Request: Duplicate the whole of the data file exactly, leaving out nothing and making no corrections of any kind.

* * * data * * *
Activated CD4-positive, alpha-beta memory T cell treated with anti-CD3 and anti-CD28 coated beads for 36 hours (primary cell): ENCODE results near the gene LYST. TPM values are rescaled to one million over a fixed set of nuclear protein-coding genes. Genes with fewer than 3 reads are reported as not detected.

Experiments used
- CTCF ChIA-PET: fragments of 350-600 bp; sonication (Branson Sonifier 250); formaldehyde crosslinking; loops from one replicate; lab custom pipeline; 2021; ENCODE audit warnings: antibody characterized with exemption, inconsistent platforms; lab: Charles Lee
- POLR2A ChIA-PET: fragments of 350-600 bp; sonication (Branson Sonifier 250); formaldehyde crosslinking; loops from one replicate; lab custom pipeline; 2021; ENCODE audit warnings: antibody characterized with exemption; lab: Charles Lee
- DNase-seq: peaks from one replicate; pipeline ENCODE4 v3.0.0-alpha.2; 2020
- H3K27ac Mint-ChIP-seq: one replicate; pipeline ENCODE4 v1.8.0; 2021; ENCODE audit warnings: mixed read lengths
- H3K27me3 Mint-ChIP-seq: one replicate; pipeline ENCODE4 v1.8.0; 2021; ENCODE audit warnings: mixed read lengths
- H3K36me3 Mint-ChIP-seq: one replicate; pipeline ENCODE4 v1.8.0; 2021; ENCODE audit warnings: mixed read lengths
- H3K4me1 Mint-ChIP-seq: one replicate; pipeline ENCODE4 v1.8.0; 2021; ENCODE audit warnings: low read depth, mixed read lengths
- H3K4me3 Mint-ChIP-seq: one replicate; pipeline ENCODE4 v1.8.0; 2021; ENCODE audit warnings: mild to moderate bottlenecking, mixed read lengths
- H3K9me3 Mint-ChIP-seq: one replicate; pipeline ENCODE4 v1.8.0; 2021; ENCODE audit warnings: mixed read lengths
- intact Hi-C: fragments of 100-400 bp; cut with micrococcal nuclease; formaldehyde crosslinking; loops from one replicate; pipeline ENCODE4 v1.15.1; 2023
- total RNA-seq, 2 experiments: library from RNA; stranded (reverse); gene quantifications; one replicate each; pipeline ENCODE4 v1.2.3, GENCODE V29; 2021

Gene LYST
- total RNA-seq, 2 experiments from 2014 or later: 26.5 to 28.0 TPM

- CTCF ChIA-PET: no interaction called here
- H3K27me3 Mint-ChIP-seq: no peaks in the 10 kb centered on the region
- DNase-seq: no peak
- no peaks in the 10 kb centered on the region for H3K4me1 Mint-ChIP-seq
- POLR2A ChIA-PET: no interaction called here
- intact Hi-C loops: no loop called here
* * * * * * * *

Activated CD4-positive, alpha-beta memory T cell treated with anti-CD3 and anti-CD28 coated beads for 36 hours (primary cell): ENCODE results near the gene LYST. TPM values are rescaled to one million over a fixed set of nuclear protein-coding genes. Genes with fewer than 3 reads are reported as not detected.

Experiments used
- CTCF ChIA-PET: fragments of 350-600 bp; sonication (Branson Sonifier 250); formaldehyde crosslinking; loops from one replicate; lab custom pipeline; 2021; ENCODE audit warnings: antibody characterized with exemption, inconsistent platforms; lab: Charles Lee
- POLR2A ChIA-PET: fragments of 350-600 bp; sonication (Branson Sonifier 250); formaldehyde crosslinking; loops from one replicate; lab custom pipeline; 2021; ENCODE audit warnings: antibody characterized with exemption; lab: Charles Lee
- DNase-seq: peaks from one replicate; pipeline ENCODE4 v3.0.0-alpha.2; 2020
- H3K27ac Mint-ChIP-seq: one replicate; pipeline ENCODE4 v1.8.0; 2021; ENCODE audit warnings: mixed read lengths
- H3K27me3 Mint-ChIP-seq: one replicate; pipeline ENCODE4 v1.8.0; 2021; ENCODE audit warnings: mixed read lengths
- H3K36me3 Mint-ChIP-seq: one replicate; pipeline ENCODE4 v1.8.0; 2021; ENCODE audit warnings: mixed read lengths
- H3K4me1 Mint-ChIP-seq: one replicate; pipeline ENCODE4 v1.8.0; 2021; ENCODE audit warnings: low read depth, mixed read lengths
- H3K4me3 Mint-ChIP-seq: one replicate; pipeline ENCODE4 v1.8.0; 2021; ENCODE audit warnings: mild to moderate bottlenecking, mixed read lengths
- H3K9me3 Mint-ChIP-seq: one replicate; pipeline ENCODE4 v1.8.0; 2021; ENCODE audit warnings: mixed read lengths
- intact Hi-C: fragments of 100-400 bp; cut with micrococcal nuclease; formaldehyde crosslinking; loops from one replicate; pipeline ENCODE4 v1.15.1; 2023
- total RNA-seq, 2 experiments: library from RNA; stranded (reverse); gene quantifications; one replicate each; pipeline ENCODE4 v1.2.3, GENCODE V29; 2021

Gene LYST
- total RNA-seq, 2 experiments from 2014 or later: 26.5 to 28.0 TPM

- CTCF ChIA-PET: no interaction called here
- H3K27me3 Mint-ChIP-seq: no peaks in the 10 kb centered on the region
- DNase-seq: no peak
- no peaks in the 10 kb centered on the region for H3K4me1 Mint-ChIP-seq
- POLR2A ChIA-PET: no interaction called here
- intact Hi-C loops: no loop called here